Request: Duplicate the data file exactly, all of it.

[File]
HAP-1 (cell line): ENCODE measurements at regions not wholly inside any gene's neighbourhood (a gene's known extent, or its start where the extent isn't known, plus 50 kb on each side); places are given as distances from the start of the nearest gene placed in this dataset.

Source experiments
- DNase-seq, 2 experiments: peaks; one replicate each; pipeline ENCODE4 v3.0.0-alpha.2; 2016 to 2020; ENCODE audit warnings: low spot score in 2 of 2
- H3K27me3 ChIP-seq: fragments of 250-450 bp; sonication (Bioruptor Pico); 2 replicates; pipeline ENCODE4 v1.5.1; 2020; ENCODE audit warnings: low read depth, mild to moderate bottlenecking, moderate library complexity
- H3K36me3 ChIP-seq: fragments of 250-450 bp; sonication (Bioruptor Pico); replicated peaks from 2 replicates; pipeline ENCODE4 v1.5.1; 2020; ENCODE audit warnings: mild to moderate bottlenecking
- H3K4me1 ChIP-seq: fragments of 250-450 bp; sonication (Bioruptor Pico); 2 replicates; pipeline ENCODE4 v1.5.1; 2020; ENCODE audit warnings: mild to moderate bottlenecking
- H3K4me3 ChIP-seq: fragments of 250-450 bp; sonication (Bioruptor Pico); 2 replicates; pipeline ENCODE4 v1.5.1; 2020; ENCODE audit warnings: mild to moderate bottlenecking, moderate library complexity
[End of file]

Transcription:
HAP-1 (cell line): ENCODE measurements at regions not wholly inside any gene's neighbourhood (a gene's known extent, or its start where the extent isn't known, plus 50 kb on each side); places are given as distances from the start of the nearest gene placed in this dataset.

Source experiments
- DNase-seq, 2 experiments: peaks; one replicate each; pipeline ENCODE4 v3.0.0-alpha.2; 2016 to 2020; ENCODE audit warnings: low spot score in 2 of 2
- H3K27me3 ChIP-seq: fragments of 250-450 bp; sonication (Bioruptor Pico); 2 replicates; pipeline ENCODE4 v1.5.1; 2020; ENCODE audit warnings: low read depth, mild to moderate bottlenecking, moderate library complexity
- H3K36me3 ChIP-seq: fragments of 250-450 bp; sonication (Bioruptor Pico); replicated peaks from 2 replicates; pipeline ENCODE4 v1.5.1; 2020; ENCODE audit warnings: mild to moderate bottlenecking
- H3K4me1 ChIP-seq: fragments of 250-450 bp; sonication (Bioruptor Pico); 2 replicates; pipeline ENCODE4 v1.5.1; 2020; ENCODE audit warnings: mild to moderate bottlenecking
- H3K4me3 ChIP-seq: fragments of 250-450 bp; sonication (Bioruptor Pico); 2 replicates; pipeline ENCODE4 v1.5.1; 2020; ENCODE audit warnings: mild to moderate bottlenecking, moderate library complexity